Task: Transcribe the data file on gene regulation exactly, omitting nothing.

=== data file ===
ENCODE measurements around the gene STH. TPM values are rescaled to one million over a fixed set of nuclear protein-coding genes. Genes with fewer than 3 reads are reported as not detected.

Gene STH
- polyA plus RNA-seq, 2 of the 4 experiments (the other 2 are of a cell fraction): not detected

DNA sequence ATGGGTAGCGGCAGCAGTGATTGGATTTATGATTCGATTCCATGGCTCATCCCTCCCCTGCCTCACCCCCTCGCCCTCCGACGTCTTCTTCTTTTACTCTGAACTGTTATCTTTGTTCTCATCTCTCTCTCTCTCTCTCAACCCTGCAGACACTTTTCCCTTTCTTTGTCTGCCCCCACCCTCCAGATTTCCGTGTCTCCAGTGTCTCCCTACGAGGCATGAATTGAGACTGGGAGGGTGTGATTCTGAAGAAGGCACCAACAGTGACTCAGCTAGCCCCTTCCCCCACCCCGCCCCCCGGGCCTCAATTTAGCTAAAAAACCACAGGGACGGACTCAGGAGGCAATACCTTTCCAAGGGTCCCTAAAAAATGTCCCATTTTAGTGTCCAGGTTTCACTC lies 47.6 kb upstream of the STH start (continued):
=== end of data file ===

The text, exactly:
ENCODE measurements around the gene STH. TPM values are rescaled to one million over a fixed set of nuclear protein-coding genes. Genes with fewer than 3 reads are reported as not detected.

Gene STH
- polyA plus RNA-seq, 2 of the 4 experiments (the other 2 are of a cell fraction): not detected

DNA sequence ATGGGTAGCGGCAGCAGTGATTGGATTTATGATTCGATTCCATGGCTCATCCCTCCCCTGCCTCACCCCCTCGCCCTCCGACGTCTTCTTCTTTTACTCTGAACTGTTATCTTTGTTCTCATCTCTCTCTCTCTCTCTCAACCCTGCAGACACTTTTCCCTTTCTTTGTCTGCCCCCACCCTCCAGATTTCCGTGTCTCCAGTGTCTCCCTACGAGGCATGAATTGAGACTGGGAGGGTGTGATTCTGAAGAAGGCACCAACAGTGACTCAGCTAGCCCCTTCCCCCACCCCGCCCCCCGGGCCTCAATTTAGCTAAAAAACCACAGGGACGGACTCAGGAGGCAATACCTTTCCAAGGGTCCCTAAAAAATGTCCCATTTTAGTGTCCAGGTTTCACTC lies 47.6 kb upstream of the STH start (continued):